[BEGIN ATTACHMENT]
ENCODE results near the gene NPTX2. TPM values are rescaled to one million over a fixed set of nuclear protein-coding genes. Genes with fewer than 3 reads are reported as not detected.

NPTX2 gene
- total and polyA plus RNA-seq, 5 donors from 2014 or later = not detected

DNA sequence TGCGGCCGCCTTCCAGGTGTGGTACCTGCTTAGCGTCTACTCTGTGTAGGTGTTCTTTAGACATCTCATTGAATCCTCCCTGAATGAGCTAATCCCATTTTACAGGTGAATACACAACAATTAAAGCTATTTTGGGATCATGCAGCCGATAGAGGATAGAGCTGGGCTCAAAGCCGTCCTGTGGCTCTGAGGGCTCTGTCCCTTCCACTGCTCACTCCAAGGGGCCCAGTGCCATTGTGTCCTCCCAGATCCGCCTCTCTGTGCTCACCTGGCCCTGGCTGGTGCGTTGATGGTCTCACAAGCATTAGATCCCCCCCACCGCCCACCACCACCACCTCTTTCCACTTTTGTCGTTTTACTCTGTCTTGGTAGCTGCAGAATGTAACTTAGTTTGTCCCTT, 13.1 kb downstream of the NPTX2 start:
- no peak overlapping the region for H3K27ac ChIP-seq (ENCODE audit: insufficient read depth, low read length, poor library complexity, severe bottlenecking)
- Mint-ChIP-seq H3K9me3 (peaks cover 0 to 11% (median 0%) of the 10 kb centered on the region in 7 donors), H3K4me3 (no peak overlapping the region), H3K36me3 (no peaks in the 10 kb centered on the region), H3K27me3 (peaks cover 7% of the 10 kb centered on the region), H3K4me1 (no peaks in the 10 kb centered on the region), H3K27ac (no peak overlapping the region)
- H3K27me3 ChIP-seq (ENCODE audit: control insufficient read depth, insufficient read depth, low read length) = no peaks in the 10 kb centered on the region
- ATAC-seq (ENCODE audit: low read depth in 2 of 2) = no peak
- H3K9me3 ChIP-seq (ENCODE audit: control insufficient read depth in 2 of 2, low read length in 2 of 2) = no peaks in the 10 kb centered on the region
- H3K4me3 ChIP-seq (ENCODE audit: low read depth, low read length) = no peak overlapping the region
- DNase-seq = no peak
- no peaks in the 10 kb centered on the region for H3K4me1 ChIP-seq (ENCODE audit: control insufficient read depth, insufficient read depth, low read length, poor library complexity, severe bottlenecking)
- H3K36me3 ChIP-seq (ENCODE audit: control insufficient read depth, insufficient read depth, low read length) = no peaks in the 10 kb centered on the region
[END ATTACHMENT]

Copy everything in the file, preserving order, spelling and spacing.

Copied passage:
ENCODE results near the gene NPTX2. TPM values are rescaled to one million over a fixed set of nuclear protein-coding genes. Genes with fewer than 3 reads are reported as not detected.

NPTX2 gene
- total and polyA plus RNA-seq, 5 donors from 2014 or later = not detected

DNA sequence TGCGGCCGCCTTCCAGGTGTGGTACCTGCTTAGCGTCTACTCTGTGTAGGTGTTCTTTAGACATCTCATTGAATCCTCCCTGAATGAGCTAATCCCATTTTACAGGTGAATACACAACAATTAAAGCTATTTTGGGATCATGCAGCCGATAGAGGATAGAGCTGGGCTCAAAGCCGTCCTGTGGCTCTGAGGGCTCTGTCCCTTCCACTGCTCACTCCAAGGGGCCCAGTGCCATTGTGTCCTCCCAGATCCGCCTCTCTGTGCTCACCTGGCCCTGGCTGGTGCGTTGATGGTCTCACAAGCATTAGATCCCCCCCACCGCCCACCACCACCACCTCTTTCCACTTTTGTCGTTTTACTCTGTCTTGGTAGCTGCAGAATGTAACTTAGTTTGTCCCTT, 13.1 kb downstream of the NPTX2 start:
- no peak overlapping the region for H3K27ac ChIP-seq (ENCODE audit: insufficient read depth, low read length, poor library complexity, severe bottlenecking)
- Mint-ChIP-seq H3K9me3 (peaks cover 0 to 11% (median 0%) of the 10 kb centered on the region in 7 donors), H3K4me3 (no peak overlapping the region), H3K36me3 (no peaks in the 10 kb centered on the region), H3K27me3 (peaks cover 7% of the 10 kb centered on the region), H3K4me1 (no peaks in the 10 kb centered on the region), H3K27ac (no peak overlapping the region)
- H3K27me3 ChIP-seq (ENCODE audit: control insufficient read depth, insufficient read depth, low read length) = no peaks in the 10 kb centered on the region
- ATAC-seq (ENCODE audit: low read depth in 2 of 2) = no peak
- H3K9me3 ChIP-seq (ENCODE audit: control insufficient read depth in 2 of 2, low read length in 2 of 2) = no peaks in the 10 kb centered on the region
- H3K4me3 ChIP-seq (ENCODE audit: low read depth, low read length) = no peak overlapping the region
- DNase-seq = no peak
- no peaks in the 10 kb centered on the region for H3K4me1 ChIP-seq (ENCODE audit: control insufficient read depth, insufficient read depth, low read length, poor library complexity, severe bottlenecking)
- H3K36me3 ChIP-seq (ENCODE audit: control insufficient read depth, insufficient read depth, low read length) = no peaks in the 10 kb centered on the region